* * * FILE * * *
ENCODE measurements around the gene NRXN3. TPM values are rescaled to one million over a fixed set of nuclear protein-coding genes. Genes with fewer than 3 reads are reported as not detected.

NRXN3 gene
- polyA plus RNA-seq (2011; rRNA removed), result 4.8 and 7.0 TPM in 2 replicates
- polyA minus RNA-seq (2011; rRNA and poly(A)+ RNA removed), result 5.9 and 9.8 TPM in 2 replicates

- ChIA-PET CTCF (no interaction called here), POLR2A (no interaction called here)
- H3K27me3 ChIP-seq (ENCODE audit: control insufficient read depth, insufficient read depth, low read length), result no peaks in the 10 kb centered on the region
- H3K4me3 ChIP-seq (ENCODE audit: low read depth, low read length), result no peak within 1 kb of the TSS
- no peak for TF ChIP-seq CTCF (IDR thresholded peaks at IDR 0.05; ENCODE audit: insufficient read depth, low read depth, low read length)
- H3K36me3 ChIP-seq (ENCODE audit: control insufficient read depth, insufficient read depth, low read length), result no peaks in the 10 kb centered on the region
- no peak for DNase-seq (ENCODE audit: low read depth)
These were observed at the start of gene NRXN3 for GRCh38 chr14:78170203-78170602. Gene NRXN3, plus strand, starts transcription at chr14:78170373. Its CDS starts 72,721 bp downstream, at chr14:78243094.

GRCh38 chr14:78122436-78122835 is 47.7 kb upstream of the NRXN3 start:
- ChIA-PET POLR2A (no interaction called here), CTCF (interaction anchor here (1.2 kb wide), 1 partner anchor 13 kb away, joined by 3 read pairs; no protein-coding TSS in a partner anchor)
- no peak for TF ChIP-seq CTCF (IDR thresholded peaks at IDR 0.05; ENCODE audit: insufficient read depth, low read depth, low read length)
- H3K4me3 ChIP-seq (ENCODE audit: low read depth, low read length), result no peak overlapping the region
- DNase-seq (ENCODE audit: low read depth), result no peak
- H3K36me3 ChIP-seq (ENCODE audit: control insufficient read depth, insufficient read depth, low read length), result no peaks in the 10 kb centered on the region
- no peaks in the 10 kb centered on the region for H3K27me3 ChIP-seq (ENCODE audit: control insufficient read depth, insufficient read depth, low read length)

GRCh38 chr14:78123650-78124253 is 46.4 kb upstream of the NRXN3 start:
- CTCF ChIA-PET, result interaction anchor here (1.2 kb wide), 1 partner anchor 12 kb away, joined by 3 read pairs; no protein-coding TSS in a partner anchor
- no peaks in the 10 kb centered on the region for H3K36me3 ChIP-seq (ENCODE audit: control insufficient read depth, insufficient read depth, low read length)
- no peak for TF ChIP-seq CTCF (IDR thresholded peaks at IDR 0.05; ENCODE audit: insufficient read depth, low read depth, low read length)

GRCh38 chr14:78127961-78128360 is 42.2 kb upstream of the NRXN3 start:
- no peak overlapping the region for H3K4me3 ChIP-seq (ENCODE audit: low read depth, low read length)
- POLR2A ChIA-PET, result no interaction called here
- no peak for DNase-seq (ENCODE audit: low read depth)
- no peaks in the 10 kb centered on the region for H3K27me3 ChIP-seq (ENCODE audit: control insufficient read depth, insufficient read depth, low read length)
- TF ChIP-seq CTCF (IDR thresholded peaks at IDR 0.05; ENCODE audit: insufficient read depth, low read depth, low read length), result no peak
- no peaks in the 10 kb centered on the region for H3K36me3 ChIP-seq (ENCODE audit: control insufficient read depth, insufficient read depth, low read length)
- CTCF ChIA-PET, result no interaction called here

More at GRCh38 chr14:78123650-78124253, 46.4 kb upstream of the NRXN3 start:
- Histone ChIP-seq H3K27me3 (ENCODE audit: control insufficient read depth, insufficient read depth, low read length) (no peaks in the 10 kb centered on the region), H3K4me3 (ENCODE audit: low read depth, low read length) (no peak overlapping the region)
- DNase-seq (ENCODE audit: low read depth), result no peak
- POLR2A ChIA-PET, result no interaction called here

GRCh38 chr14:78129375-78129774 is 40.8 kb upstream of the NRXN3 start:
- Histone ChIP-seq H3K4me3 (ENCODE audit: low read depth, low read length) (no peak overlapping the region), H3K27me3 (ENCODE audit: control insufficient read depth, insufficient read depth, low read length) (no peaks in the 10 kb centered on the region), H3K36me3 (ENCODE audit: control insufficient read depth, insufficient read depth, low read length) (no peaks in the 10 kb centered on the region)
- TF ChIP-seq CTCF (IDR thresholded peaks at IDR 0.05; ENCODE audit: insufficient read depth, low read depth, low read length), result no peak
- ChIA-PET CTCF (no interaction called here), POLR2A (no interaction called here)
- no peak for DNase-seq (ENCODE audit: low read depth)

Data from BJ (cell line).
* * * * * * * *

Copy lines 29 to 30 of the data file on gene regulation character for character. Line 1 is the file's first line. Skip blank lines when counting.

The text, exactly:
- no peaks in the 10 kb centered on the region for H3K36me3 ChIP-seq (ENCODE audit: control insufficient read depth, insufficient read depth, low read length)
- CTCF ChIA-PET, result no interaction called here